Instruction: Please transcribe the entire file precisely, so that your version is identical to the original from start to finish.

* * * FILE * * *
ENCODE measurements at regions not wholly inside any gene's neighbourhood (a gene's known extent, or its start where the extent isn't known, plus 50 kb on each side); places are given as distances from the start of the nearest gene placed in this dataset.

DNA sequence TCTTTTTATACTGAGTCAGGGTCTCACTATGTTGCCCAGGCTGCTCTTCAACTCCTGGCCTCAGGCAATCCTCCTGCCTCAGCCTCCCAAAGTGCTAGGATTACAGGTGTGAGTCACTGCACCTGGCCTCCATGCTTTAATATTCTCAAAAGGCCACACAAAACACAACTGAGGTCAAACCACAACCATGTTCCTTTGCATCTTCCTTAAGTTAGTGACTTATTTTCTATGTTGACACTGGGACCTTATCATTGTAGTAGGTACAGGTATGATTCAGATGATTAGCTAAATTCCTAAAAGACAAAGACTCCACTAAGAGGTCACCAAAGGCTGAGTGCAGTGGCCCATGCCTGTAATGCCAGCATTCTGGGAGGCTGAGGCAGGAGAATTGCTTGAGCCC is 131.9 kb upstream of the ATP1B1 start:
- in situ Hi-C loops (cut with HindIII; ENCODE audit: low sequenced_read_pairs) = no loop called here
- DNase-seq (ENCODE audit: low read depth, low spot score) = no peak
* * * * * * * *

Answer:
ENCODE measurements at regions not wholly inside any gene's neighbourhood (a gene's known extent, or its start where the extent isn't known, plus 50 kb on each side); places are given as distances from the start of the nearest gene placed in this dataset.

DNA sequence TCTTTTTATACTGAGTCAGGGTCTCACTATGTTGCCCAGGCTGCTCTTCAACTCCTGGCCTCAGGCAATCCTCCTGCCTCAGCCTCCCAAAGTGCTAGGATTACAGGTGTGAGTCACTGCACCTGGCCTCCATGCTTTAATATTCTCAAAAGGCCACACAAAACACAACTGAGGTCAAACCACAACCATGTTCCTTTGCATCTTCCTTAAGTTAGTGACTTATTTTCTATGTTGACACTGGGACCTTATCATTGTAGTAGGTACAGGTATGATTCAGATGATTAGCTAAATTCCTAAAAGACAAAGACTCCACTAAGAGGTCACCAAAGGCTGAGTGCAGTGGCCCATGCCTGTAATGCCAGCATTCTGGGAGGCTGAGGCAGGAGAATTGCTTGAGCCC is 131.9 kb upstream of the ATP1B1 start:
- in situ Hi-C loops (cut with HindIII; ENCODE audit: low sequenced_read_pairs) = no loop called here
- DNase-seq (ENCODE audit: low read depth, low spot score) = no peak